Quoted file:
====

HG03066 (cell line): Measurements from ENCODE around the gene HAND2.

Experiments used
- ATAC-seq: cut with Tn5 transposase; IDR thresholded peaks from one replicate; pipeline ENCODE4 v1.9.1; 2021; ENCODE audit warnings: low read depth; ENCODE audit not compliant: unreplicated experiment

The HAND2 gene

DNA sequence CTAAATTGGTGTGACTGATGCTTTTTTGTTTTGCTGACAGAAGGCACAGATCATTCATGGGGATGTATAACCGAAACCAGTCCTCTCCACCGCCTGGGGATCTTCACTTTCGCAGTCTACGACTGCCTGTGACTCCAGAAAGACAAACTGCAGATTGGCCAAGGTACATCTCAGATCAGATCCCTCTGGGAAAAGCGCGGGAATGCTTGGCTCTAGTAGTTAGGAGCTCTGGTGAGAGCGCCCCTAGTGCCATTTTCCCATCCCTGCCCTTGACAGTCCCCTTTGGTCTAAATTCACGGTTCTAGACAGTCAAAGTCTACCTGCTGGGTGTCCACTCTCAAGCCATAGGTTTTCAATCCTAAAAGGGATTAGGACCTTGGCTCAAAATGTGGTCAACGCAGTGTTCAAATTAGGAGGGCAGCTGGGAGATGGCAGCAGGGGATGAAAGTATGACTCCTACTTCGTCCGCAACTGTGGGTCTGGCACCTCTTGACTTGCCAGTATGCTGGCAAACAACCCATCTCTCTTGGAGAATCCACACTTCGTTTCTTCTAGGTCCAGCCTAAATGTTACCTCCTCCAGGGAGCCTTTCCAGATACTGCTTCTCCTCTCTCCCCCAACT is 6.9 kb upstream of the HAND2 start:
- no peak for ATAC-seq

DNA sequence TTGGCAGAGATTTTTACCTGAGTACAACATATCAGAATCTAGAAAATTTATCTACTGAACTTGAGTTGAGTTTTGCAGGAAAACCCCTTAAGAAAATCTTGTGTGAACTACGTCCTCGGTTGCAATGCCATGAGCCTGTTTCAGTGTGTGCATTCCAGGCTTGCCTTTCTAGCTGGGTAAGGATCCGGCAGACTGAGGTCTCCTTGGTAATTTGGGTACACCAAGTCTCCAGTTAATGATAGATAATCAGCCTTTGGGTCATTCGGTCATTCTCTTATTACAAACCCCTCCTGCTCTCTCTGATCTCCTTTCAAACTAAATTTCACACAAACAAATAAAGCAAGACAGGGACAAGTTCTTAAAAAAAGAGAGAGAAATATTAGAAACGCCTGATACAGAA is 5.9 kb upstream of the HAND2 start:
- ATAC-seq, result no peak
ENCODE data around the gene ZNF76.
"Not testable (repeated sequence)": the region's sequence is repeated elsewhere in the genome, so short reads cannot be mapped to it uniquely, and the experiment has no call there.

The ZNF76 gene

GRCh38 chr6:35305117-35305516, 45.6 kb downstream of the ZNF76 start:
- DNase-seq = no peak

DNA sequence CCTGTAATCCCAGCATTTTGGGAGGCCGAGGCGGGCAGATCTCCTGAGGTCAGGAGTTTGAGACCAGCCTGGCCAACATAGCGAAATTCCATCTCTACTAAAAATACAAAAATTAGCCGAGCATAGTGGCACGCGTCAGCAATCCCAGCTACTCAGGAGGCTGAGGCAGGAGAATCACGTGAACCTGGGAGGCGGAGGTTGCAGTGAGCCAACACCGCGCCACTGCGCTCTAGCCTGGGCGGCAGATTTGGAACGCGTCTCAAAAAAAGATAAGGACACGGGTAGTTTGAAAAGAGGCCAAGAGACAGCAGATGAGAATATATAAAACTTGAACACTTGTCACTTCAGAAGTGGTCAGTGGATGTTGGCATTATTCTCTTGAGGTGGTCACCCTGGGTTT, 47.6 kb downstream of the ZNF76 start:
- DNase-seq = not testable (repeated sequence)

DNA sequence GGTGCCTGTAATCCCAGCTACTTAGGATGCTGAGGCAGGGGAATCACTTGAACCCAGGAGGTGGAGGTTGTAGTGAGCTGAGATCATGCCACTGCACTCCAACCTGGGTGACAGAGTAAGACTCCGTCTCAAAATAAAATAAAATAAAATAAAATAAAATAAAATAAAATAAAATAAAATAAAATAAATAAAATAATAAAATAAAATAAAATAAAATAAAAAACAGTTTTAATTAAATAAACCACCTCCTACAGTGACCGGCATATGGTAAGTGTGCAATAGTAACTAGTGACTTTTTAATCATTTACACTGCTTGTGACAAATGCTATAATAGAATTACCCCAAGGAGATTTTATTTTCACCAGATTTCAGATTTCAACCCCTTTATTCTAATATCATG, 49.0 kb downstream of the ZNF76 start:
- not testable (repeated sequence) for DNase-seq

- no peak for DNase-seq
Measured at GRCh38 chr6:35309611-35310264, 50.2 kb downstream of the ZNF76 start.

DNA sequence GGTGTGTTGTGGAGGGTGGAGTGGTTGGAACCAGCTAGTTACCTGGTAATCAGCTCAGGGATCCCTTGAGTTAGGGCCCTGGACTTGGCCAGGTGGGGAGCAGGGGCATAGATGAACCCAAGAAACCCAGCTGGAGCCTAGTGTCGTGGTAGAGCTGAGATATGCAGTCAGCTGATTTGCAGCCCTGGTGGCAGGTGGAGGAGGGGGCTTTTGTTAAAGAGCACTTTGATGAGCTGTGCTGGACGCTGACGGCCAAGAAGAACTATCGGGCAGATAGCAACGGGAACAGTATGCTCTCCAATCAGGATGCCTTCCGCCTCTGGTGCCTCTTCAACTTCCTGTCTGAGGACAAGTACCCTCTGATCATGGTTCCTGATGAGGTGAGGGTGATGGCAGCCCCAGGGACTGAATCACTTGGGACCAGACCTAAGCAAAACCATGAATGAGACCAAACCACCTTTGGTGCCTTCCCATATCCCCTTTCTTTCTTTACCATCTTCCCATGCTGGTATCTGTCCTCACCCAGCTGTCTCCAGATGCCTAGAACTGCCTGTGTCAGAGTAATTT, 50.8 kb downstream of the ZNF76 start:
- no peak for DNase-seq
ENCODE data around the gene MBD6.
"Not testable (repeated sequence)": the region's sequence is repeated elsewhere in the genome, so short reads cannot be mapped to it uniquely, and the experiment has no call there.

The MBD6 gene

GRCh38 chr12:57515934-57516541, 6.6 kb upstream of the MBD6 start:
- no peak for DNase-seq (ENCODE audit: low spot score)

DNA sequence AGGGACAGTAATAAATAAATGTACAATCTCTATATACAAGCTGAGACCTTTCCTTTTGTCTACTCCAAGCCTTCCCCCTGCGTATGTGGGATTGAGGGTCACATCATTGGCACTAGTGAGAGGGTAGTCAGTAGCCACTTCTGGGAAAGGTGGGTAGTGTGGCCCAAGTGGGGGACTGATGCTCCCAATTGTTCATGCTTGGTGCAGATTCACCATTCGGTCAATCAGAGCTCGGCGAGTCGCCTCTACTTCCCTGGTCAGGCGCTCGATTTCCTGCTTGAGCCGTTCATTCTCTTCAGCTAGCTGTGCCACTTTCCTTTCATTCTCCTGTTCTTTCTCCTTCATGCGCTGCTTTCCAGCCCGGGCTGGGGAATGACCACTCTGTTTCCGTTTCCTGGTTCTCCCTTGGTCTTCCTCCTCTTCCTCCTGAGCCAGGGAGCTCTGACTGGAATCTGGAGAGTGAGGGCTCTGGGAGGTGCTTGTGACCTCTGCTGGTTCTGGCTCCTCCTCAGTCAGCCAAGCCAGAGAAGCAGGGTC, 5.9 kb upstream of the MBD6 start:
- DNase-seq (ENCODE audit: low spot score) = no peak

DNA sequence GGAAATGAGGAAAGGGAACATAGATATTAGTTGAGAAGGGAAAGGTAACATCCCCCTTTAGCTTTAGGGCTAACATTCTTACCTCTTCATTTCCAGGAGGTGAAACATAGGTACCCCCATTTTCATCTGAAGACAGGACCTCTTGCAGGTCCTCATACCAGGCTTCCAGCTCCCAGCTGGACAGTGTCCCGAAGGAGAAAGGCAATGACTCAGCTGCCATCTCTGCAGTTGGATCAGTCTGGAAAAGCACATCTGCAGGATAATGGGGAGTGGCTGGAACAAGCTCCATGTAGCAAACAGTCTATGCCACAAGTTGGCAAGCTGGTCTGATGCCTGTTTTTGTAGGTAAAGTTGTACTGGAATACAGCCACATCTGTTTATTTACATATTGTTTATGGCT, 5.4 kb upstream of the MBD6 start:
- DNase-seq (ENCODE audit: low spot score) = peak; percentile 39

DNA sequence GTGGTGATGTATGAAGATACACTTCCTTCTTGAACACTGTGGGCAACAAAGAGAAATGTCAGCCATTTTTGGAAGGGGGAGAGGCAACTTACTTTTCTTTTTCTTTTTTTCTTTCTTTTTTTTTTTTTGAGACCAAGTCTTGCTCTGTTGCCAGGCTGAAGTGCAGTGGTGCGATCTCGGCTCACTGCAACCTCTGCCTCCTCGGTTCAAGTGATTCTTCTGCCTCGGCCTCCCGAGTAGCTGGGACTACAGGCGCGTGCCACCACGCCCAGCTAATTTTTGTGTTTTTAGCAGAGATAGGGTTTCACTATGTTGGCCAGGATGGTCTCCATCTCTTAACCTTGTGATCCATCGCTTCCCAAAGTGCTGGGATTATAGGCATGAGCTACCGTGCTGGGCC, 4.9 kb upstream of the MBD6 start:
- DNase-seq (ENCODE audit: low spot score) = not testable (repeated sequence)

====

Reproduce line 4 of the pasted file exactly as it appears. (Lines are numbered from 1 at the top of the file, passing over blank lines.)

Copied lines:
The HAND2 gene